Sep 23, 2021 I Nick Redfern

Monsters That Didn’t Surface Until a Few Years Ago

Reports of strange creatures and monsters have been around for decades. Centuries, in fact. For example, the first report of the Loch Ness Monster  occurred in the sixth century AD  (although, it all actually went down at the River Ness). The Bigfoot creatures were seen way back in the 1800s. That's when they were known as "wild men." Sea Serpents have been around for centuries. You get the picture: monsters are nothing new. Well, that's not exactly true: some monsters have surfaced in relatively recent times. Admittedly, that's a weird situation, but it's also true. With that said, let's have a look at some of these monster cases of the relatively modern type. We'll begin with the "Beast of Bray Road," a werewolf-type thing that, despite what some might think, hasn't been around too long, at all. Linda Godfrey, the undeniable expert in the field of the monsters, says: "Since 1991, the Wisconsin town of Elkhorn has been the lair and hunting ground of a terrifying creature that is the closest thing one can imagine to a real-life werewolf."  And, just maybe, that’s exactly what it is.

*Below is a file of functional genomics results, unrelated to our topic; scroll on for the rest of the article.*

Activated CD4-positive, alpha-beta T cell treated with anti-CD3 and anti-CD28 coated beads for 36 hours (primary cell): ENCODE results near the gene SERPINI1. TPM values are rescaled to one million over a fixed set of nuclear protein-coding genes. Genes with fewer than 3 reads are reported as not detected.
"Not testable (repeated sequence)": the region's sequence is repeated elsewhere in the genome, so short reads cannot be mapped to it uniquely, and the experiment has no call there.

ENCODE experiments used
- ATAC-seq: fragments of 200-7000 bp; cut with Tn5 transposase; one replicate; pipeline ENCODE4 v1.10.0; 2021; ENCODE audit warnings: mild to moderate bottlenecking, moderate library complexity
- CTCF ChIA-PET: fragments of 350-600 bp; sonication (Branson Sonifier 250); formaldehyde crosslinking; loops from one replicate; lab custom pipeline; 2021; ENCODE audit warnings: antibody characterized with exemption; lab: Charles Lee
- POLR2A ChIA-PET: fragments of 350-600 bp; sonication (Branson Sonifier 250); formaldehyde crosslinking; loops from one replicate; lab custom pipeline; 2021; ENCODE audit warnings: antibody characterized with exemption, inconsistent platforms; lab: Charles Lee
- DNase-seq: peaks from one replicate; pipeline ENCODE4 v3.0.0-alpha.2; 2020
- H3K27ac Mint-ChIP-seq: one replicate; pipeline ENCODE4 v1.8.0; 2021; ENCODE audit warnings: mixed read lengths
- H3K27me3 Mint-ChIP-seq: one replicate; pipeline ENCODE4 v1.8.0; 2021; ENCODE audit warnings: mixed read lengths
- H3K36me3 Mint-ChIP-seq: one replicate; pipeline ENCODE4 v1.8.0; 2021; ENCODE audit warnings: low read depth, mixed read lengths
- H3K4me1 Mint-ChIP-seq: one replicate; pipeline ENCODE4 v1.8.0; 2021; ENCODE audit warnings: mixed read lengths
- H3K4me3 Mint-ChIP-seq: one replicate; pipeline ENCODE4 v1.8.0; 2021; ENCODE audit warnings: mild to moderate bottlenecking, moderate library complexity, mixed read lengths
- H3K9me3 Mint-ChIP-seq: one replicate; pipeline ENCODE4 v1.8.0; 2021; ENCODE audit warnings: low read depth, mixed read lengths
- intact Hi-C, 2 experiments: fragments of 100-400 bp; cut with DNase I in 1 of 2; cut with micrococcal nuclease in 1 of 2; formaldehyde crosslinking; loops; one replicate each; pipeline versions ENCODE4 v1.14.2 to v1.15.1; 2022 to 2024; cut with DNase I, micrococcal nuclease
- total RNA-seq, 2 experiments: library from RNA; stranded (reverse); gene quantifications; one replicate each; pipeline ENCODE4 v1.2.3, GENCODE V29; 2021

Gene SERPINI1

The monster has become known as the Beast of the Bray Road – on account of the fact that many of the initial sightings were made on that particular road. Without doubt, the expert on all-things of a lycanthropic nature in Wisconsin is author and journalist Linda Godfrey, who has penned half a dozen books on werewolves, and who I interviewed about her research into this malignant beast. She told me: "The story first came to my attention in about 1991 from a woman who had heard rumors going around here in Elkhorn, and particularly in the high school, that people had been seeing something like a werewolf, a wolf-like creature, or a wolf-man. They didn’t really know what it was. But some were saying it was a werewolf. And the werewolf tag has just gotten used because I think that people really didn’t know what else to call it." Why Bray Road wasn't tagged before 1991 is still unknown.

Now, onto a monster of the deep that made its debut in recent times. A resident of Lake Windermere, England, Bownessie was 100 percent unheard prior to 2006. In terms of the publicity stakes, however, it has certainly done a great job in catching up. As for Lake Windermere itself, state the following: "The lake is 10.5 miles (17 km) long and 1 mile (1.6 km) wide and has an area of 6 square miles (16 square km). It lies in two basins separated by a group of islands opposite the town of Bowness on the eastern shore and is drained by the River Leven. Part of Lake District National Park, Windermere is a popular tourist center with facilities for yachting and steamers operating in the summer." As the above data demonstrates, Lake Windermere is much smaller than Loch Ness; yet, that has not stopped a mysterious creature from appearing in its depths, which extend to 219-feet at their deepest.